You could be carrying a virus with you everywhere you go. This new strand doesn’t target the immune system, but rather the operating system — on your smartphone.
Smartphone usage has skyrocketed over the past few years. There are now more than 1 billion active smartphones, or one for every seven people on the planet. Because of their immense popularity, smartphones have become a main target for nefarious hackers looking to spread malware and steal personal information.
The main avenue for viruses to infect smartphones is through third-party apps. There are over one million apps combined for the two most popular mobile operating systems, Google’s Android and Apple’s iOS.
Many hacked apps, often made to look like popular apps, are rigged with malware. More than 90% of the top-selling Android and iOS apps have hacked versions available for download on torrent sites and other unofficial platforms, according to a study by Arxan, a mobile security company.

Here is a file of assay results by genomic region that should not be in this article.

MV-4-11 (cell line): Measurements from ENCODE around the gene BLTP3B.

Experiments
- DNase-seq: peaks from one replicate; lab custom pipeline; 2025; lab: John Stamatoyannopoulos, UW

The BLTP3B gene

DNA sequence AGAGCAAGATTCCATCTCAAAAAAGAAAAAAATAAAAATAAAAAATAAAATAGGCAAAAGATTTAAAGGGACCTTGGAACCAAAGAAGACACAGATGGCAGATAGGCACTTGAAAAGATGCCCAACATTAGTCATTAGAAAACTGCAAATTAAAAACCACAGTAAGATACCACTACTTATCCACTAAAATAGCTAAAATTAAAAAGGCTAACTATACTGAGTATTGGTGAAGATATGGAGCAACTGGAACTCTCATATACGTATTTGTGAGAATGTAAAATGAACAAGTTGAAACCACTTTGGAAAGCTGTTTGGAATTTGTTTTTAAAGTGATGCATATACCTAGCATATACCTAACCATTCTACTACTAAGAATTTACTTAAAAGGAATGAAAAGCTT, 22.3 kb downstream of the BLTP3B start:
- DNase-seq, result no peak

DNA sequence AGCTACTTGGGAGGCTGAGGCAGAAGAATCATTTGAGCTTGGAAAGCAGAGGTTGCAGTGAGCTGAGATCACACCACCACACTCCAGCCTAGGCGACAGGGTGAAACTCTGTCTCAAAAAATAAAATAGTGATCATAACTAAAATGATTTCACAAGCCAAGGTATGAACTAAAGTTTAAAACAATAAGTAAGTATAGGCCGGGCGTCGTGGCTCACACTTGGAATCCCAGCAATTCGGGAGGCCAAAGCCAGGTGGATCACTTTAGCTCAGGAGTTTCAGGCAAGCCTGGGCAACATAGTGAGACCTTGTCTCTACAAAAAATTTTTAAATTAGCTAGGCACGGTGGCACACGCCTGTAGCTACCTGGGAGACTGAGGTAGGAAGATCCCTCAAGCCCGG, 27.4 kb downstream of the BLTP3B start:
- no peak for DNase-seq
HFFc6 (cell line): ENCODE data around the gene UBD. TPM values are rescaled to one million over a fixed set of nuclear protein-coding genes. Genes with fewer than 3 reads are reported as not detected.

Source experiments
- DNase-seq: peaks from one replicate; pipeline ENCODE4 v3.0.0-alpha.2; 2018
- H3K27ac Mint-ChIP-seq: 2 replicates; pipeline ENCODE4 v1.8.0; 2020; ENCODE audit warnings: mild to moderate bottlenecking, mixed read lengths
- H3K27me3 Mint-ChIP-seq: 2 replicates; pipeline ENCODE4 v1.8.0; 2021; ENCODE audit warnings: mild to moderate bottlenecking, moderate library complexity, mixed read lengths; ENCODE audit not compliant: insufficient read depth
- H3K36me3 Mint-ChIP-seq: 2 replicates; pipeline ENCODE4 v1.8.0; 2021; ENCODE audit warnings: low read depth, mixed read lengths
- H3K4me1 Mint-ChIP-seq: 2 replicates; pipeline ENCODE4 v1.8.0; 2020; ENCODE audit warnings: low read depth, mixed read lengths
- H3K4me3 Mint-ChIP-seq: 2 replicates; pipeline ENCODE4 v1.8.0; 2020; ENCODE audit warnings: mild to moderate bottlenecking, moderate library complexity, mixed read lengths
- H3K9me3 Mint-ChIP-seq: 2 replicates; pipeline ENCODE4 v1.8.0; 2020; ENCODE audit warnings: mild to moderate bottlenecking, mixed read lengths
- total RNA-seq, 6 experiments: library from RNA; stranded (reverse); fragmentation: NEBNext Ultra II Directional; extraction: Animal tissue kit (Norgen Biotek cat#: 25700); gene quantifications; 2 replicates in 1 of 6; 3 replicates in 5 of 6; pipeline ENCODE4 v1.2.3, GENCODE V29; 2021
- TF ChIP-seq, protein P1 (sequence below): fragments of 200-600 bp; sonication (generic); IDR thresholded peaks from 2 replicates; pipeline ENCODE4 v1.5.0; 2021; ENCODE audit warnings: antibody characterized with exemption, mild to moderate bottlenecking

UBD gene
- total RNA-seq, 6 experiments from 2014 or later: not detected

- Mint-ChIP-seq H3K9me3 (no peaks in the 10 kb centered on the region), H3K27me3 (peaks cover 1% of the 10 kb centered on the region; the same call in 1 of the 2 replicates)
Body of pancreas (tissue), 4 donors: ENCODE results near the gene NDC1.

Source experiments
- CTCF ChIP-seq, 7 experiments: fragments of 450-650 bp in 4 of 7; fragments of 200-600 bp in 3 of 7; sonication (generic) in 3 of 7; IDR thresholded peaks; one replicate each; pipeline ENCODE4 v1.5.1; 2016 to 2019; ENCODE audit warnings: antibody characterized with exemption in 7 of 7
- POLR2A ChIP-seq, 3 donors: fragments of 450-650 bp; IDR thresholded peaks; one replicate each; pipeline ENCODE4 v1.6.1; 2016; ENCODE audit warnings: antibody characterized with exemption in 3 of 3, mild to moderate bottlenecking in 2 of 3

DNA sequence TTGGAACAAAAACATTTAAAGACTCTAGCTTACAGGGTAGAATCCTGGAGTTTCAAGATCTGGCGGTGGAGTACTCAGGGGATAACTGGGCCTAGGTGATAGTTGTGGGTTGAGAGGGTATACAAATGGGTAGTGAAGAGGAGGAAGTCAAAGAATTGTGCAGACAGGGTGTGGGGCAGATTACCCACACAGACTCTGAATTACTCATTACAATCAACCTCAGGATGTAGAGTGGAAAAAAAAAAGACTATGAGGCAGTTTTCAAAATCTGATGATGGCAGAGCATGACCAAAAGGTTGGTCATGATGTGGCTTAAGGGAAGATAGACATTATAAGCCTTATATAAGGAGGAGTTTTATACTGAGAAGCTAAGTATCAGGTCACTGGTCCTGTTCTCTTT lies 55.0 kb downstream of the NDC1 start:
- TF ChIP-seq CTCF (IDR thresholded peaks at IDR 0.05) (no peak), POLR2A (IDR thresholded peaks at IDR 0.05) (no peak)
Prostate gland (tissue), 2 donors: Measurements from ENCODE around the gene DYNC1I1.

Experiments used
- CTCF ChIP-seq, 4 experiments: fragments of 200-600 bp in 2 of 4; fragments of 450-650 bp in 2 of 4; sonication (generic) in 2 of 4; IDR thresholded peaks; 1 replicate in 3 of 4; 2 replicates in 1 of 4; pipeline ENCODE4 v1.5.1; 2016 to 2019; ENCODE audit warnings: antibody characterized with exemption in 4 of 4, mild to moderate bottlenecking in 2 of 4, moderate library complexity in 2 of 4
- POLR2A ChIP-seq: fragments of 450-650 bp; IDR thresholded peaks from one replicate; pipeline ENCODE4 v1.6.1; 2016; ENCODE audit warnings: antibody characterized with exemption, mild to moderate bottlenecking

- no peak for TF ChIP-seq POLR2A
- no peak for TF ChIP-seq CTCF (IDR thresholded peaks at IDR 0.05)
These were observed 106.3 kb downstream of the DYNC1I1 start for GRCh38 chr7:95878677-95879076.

Up to this point, Apple seems to be doing a better job protecting its mobile users against cyber threats. The iPhone has never seen a virus, and its only spam app was removed. Conversely, 75% of smartphone malware targets Android devices, according to F-Secure.
One probable reason hackers target Android over Apple is that the former enjoys a much greater share of the smartphone market. More than 50% of all smartphone users employ the Android OS, while Apple’s market share is closer to 30%. With far more people using Android devices, a virus has the ability to do much greater damage.
For more on mobile app security and how the top two operating systems stack up, check out the following infographic, created by Ladbrokes Games.